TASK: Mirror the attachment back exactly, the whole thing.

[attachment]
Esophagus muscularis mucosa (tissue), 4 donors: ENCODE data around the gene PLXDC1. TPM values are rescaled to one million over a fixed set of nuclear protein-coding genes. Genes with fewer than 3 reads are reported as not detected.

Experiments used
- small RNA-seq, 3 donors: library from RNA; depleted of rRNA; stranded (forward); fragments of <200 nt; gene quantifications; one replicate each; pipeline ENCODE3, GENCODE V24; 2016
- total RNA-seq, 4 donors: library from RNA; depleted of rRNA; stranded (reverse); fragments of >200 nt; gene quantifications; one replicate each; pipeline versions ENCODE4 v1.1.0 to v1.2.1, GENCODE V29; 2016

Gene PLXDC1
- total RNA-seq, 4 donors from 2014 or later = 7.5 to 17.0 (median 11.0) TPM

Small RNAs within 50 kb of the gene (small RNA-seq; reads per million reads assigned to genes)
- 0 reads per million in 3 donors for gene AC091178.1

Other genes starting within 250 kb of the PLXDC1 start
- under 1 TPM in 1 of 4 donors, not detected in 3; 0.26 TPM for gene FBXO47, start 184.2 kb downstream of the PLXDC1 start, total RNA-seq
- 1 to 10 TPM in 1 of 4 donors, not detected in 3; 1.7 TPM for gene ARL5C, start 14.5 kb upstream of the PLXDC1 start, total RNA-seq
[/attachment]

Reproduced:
Esophagus muscularis mucosa (tissue), 4 donors: ENCODE data around the gene PLXDC1. TPM values are rescaled to one million over a fixed set of nuclear protein-coding genes. Genes with fewer than 3 reads are reported as not detected.

Experiments used
- small RNA-seq, 3 donors: library from RNA; depleted of rRNA; stranded (forward); fragments of <200 nt; gene quantifications; one replicate each; pipeline ENCODE3, GENCODE V24; 2016
- total RNA-seq, 4 donors: library from RNA; depleted of rRNA; stranded (reverse); fragments of >200 nt; gene quantifications; one replicate each; pipeline versions ENCODE4 v1.1.0 to v1.2.1, GENCODE V29; 2016

Gene PLXDC1
- total RNA-seq, 4 donors from 2014 or later = 7.5 to 17.0 (median 11.0) TPM

Small RNAs within 50 kb of the gene (small RNA-seq; reads per million reads assigned to genes)
- 0 reads per million in 3 donors for gene AC091178.1

Other genes starting within 250 kb of the PLXDC1 start
- under 1 TPM in 1 of 4 donors, not detected in 3; 0.26 TPM for gene FBXO47, start 184.2 kb downstream of the PLXDC1 start, total RNA-seq
- 1 to 10 TPM in 1 of 4 donors, not detected in 3; 1.7 TPM for gene ARL5C, start 14.5 kb upstream of the PLXDC1 start, total RNA-seq